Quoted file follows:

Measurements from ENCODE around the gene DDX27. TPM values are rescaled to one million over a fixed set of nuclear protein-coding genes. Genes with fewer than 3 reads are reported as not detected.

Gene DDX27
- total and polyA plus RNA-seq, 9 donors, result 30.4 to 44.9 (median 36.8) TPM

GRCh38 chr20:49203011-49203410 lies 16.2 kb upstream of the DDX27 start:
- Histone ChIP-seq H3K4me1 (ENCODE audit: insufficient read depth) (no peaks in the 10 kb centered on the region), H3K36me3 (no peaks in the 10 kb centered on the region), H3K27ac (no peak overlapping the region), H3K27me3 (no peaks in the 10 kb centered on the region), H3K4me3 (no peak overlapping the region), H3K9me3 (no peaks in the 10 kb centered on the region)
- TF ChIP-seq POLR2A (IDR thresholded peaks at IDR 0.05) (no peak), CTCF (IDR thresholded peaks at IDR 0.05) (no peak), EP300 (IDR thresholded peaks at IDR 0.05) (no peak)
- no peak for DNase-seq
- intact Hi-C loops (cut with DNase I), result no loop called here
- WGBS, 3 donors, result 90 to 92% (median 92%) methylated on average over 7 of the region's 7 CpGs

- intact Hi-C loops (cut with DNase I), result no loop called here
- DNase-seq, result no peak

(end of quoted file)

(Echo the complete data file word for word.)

Measurements from ENCODE around the gene DDX27. TPM values are rescaled to one million over a fixed set of nuclear protein-coding genes. Genes with fewer than 3 reads are reported as not detected.

Gene DDX27
- total and polyA plus RNA-seq, 9 donors, result 30.4 to 44.9 (median 36.8) TPM

GRCh38 chr20:49203011-49203410 lies 16.2 kb upstream of the DDX27 start:
- Histone ChIP-seq H3K4me1 (ENCODE audit: insufficient read depth) (no peaks in the 10 kb centered on the region), H3K36me3 (no peaks in the 10 kb centered on the region), H3K27ac (no peak overlapping the region), H3K27me3 (no peaks in the 10 kb centered on the region), H3K4me3 (no peak overlapping the region), H3K9me3 (no peaks in the 10 kb centered on the region)
- TF ChIP-seq POLR2A (IDR thresholded peaks at IDR 0.05) (no peak), CTCF (IDR thresholded peaks at IDR 0.05) (no peak), EP300 (IDR thresholded peaks at IDR 0.05) (no peak)
- no peak for DNase-seq
- intact Hi-C loops (cut with DNase I), result no loop called here
- WGBS, 3 donors, result 90 to 92% (median 92%) methylated on average over 7 of the region's 7 CpGs

- intact Hi-C loops (cut with DNase I), result no loop called here
- DNase-seq, result no peak